Today, I realized that I am the old man who enjoys the scenic route. I used to hate it. I used to think, "What a waste of time. Let's just get there already." This must be a crucial turning point in a boy's life, when he notices the beauty around him and wants to enjoy it despite the addition of many miles. Cliffs, trees, fields, flowers, dirt, buildings, and twisty-turny roads. It's great. Cathartic. Slowing down is a good thing in my book. Maybe I am too slow sometimes, but I do know that a lot of people need to slow it way down and just chill, enjoy the scenic route, and notice something outside the car window they wouldn't notice goin' 90 down the freeway.

Sunday, July 6, 2008

Prom Fundraising

The high school prom. That special night where thousands of students dress up all spiffy and spend a night out somewhere luxurious, really living it up.

I just found out something that completely BLEW ME AWAY: A high school prom could cost upwards of 100,000 dollars! I was floored. I had no idea. I had never even thought about it.

Let me break this down for you:

Let's just say 1,000 students spend 100 dollars for their ticket to prom. That equals $100,000.

Now, what if each of these students donated just 20 dollars to a good cause. That would be 20,000 bucks straight to a cause.

Even better, what if, somehow, a team of people collaborated with 50 high schools from each state in the USA. Each high school participated in this "20 dollars to a cause" event, and they still went to a sweet, glorious prom.

2500 high schools. 1000 students at each high school. $20,000 raised by each school.

If this little hypothetical situation succeeded a grand total of $50,000,000 would be raised and donated to a worthy cause. 50 MILLION DOLLARS.

The things we don't think about. One beautiful night out to most people, but this could change a lot of things. Just 20 percent of a ticket cost.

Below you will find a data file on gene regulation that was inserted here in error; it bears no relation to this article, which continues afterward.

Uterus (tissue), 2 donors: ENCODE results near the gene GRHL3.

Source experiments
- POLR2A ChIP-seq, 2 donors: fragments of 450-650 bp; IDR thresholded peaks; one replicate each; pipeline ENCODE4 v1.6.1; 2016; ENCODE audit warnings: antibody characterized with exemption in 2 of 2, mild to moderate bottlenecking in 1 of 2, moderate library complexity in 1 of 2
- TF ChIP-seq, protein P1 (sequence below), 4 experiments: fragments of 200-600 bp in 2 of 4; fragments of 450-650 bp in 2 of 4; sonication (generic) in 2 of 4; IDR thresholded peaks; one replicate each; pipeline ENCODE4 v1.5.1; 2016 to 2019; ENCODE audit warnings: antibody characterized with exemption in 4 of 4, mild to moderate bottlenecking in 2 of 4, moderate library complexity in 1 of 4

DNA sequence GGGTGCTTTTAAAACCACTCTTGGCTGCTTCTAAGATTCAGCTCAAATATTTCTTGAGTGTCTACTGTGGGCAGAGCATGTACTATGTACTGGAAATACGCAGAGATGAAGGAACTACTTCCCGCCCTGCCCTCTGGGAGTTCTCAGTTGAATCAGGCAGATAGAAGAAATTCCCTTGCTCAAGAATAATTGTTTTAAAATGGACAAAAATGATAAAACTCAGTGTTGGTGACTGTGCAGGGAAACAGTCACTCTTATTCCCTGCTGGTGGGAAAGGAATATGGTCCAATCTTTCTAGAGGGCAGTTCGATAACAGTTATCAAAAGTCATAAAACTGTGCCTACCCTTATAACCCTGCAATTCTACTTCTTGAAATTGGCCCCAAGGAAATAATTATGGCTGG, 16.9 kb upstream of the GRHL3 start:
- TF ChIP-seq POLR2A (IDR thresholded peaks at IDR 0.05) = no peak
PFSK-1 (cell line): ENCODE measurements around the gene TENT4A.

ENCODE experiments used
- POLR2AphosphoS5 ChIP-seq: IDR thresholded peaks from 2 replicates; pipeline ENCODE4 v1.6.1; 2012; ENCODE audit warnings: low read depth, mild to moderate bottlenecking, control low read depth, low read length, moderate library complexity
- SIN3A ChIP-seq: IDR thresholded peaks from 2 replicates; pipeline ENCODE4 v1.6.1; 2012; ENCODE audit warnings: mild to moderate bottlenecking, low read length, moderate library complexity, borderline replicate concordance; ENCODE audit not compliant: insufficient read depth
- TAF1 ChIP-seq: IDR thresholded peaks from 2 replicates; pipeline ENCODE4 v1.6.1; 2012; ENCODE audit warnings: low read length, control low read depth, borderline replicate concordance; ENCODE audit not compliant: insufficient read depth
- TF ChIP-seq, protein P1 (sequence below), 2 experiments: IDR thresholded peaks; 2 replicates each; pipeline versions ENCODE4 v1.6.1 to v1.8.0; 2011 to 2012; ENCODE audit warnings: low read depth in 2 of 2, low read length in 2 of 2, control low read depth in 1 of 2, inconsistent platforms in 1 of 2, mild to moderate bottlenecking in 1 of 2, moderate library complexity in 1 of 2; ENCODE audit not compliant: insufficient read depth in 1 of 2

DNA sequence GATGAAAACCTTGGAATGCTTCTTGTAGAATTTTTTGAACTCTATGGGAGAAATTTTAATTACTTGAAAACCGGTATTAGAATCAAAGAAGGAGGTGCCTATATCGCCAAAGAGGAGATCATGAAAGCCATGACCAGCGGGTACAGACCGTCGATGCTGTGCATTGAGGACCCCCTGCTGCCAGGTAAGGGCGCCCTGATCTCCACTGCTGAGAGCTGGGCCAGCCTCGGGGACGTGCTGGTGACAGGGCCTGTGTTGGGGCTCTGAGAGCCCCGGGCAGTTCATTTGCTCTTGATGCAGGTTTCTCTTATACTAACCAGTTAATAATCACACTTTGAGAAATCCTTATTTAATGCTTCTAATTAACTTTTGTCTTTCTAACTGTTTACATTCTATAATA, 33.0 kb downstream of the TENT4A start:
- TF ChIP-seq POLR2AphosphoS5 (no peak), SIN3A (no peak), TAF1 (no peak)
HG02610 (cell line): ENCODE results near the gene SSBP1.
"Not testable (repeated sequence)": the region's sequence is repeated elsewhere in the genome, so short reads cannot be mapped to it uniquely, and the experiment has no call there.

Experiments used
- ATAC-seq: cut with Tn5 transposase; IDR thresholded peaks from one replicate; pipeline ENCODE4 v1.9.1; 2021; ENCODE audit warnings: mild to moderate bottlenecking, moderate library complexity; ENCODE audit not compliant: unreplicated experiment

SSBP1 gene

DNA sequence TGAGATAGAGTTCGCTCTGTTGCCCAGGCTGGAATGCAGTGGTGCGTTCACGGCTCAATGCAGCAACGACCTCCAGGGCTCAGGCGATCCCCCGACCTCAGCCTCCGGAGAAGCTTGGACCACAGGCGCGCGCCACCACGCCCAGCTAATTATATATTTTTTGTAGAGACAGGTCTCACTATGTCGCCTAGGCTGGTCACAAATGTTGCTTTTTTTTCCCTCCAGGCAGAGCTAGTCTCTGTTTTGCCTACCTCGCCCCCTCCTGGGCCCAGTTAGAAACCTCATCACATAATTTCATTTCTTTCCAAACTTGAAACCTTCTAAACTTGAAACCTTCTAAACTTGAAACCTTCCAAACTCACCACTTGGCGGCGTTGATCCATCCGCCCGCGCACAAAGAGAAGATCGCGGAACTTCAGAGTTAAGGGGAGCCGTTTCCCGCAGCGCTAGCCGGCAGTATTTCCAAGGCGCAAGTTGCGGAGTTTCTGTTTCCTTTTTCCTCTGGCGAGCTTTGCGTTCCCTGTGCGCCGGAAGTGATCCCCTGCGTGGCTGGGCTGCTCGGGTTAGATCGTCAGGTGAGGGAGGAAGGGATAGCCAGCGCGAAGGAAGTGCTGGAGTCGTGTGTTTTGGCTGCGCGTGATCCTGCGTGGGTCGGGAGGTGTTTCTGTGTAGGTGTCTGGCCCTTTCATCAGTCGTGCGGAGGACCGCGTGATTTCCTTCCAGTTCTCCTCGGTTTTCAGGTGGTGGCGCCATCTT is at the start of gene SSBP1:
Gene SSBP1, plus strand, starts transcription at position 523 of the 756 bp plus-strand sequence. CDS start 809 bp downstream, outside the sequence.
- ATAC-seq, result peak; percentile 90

Saturday, July 5, 2008

In and On

Sometimes I sit "in" a chair, but other times I sit "on" a chair.

The connotation of the word in when used in the context of sitting is such an encompassing, comfortable, and personal word. To sit in a chair denotes a sense of familiarity. For example, "I sat in my favorite chair when I curled up and read Sherlock Holmes on a rainy day." To say on would possibly, and subsonsciously, give the reader or listener of the sentence a sense of unfamiliarity and coldness. A distance.

I do sit "on" a bench. The bench is often foreign and inexperienced. I sit on a bench because there isn't a sense of tranquility while sitting on a bench. There is nothing about a bench that sucks you in, draws you close. Most often I am on a bench only because I am waiting, usually impatiently, for something to take me somewhere more enjoyable. Although, I may enjoy a pretty scene or have a marvelous coversation while on a bench, I do not experience the same level of familiarity and comfort as I do while in a chair.

Now, sitting on a chair is similar to on a bench. When on a chair, I would not consider myself in a permanent state. It is usually a temporary buttock holder meant to serve as a tool, not a leisure device. I sit on a chair when I am asked to do a quick demonstration. I sit on a chair when I am giving guitar lessons. I sit on a chair when I am in an interview.

Now, we always sit in bed, don't we? Comfort? To the fullest.

"In" is a powerful little word. "I am in her arms. I am in his arms."It is such a personal, inviting word. To be in is to be accepted. To be in is to be near, warm, and close.

Glory Days

I ate hot dogs, threw around a baseball, sat by the pool, drank some ginger beers (Bundaberg: it's Australian and delicious!), watched fireworks, and saw the small town parade. I am not sure I could have had a more American time today. Classic fourth. I also bought myself a new domain name: www.jefflocke.net

It just forwards you to this blog, but hey, I might as well jump on the ".net" before some other Jeff Locke sheister forces me to settle with ".biz" or ".info" or something lame. I've already been stripped of the coveted ".com." Six bucks for that. Not too shabby. I should probably frequent my bloggio a lot more now, though, seeing that I have a more legitimate domain name now.

Wednesday, July 2, 2008

Girl Problems

All of a sudden, pissing on the floor is perfectly normal and acceptable.

On the sidewalk. On the tile. And worst of all, the carpet.

She sits there by the window all day waiting and watching, eating and drinking, and of course, pissing.

I woke up last night and stumbled down the pitch hallway for some water. Dampness underneath me. A nice pool of warm urine met my bare soles.

The other morning, as I was waking up, I felt a patch of wet bed sheeting and noticed that my lower back was also moist. She pissed in my bed! And she just left it there to stagnate! The nerve of this girl.